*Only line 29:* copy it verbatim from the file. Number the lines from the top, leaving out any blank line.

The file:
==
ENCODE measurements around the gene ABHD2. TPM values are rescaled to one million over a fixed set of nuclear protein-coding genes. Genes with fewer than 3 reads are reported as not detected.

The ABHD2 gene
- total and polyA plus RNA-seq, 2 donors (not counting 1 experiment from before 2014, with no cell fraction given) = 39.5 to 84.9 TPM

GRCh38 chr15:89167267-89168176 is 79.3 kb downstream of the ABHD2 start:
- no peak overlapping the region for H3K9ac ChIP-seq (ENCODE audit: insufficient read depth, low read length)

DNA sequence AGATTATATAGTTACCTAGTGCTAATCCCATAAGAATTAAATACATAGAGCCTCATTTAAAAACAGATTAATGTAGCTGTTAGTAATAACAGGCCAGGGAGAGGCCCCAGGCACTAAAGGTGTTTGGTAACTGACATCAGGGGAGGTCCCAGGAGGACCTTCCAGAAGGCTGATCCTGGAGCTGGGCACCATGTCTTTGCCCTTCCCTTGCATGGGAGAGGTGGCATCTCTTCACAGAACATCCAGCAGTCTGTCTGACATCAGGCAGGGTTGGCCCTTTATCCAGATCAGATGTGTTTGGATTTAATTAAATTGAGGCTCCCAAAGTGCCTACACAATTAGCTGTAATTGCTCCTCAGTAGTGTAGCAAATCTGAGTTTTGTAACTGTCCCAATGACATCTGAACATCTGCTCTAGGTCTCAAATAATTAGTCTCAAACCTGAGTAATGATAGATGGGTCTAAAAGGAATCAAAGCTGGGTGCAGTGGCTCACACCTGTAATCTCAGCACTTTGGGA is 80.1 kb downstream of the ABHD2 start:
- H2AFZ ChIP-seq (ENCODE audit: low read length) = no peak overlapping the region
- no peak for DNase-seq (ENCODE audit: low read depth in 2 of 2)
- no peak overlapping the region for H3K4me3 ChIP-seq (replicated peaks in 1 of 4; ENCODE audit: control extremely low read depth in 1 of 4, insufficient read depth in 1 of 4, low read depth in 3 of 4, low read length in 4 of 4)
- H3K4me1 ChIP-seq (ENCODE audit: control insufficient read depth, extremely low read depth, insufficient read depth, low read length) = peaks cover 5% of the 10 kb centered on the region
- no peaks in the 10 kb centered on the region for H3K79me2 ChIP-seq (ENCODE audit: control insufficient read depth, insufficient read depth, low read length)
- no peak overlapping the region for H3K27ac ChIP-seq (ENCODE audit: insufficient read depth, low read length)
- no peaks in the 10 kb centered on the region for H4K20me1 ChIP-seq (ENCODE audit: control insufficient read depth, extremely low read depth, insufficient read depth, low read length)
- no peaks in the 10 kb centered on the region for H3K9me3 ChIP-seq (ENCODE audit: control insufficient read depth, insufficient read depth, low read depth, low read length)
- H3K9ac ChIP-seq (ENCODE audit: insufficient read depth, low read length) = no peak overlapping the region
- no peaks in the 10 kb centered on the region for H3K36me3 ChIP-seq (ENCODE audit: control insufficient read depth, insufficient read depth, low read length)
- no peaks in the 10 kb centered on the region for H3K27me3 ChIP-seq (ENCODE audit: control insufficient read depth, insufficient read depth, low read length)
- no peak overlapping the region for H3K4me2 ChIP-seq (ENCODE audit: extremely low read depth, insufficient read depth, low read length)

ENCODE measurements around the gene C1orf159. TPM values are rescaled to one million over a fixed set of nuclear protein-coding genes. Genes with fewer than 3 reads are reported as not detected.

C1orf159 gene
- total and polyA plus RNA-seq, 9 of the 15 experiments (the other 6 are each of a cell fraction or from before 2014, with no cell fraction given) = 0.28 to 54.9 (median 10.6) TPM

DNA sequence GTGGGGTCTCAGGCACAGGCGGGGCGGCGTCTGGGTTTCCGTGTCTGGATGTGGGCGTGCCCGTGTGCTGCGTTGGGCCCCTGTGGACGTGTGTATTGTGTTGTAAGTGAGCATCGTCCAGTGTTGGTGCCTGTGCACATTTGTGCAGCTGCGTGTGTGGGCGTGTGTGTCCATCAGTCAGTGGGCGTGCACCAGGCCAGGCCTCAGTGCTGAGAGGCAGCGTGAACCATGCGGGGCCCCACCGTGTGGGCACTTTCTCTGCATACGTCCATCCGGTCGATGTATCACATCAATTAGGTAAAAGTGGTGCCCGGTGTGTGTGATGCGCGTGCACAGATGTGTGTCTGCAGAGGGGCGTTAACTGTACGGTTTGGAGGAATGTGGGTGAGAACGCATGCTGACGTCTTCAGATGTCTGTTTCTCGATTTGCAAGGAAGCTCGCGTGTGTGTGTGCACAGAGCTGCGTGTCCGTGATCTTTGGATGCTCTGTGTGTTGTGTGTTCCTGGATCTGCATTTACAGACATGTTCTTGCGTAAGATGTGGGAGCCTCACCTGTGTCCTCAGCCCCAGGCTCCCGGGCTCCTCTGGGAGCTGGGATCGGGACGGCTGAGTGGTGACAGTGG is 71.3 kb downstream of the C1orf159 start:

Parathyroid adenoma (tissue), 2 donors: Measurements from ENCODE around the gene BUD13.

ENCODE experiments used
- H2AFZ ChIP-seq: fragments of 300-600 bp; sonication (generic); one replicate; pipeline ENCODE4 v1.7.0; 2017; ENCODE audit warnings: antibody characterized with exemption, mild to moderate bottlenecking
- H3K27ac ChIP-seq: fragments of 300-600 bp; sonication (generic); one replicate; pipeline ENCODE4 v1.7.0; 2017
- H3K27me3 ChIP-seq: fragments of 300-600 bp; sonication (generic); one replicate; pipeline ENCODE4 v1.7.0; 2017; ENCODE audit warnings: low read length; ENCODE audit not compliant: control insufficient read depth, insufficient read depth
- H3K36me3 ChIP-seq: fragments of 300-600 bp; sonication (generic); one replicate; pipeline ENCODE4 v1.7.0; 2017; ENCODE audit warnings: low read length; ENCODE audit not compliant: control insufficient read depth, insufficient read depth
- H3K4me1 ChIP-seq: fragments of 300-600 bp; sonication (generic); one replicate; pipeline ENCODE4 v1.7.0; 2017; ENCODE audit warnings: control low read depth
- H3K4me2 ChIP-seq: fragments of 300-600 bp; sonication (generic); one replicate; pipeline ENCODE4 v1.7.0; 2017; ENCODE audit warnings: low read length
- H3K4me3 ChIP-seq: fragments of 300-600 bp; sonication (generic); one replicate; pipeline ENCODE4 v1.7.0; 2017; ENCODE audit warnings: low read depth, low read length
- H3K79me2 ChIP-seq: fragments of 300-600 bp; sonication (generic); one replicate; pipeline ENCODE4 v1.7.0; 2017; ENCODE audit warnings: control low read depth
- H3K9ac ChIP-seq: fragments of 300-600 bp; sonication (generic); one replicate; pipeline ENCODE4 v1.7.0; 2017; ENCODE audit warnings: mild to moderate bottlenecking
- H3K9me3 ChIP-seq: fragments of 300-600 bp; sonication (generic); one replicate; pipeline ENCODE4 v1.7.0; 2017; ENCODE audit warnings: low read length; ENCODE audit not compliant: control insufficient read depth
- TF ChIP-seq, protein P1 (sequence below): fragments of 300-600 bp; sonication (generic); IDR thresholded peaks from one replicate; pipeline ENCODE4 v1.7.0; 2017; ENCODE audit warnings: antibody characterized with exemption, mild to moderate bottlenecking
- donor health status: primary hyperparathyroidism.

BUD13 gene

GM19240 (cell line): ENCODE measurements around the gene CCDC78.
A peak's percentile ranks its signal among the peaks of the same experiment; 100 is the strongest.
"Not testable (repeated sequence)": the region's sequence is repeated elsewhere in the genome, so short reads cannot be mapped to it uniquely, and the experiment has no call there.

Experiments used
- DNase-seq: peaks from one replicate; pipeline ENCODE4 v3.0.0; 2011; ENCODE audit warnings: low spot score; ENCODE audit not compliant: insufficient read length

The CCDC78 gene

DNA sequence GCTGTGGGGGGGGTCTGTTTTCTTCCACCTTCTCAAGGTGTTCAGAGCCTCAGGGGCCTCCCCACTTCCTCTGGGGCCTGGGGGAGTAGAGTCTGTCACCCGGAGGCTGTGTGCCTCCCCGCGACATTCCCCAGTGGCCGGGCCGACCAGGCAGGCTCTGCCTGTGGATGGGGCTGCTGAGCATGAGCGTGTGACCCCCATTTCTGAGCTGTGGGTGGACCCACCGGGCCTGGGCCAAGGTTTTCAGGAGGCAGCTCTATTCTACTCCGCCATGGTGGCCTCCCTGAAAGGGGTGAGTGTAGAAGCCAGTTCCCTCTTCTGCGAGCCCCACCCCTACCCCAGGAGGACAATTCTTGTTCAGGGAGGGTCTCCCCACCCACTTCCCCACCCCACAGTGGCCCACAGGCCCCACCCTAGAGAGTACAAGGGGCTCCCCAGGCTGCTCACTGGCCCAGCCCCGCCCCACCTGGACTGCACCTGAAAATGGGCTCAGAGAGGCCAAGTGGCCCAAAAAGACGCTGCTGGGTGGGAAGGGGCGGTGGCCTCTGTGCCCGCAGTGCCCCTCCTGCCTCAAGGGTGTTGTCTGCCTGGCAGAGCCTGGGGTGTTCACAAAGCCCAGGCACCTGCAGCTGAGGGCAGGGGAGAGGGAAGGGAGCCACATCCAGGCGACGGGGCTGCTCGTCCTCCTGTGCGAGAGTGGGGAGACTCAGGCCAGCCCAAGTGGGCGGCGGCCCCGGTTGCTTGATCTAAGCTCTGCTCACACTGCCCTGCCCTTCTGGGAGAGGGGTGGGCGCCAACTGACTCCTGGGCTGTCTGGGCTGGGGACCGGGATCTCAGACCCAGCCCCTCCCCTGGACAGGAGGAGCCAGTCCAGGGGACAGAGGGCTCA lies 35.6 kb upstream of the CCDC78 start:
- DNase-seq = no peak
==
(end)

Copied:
- H3K4me1 ChIP-seq: fragments of 300-600 bp; sonication (generic); one replicate; pipeline ENCODE4 v1.7.0; 2017; ENCODE audit warnings: control low read depth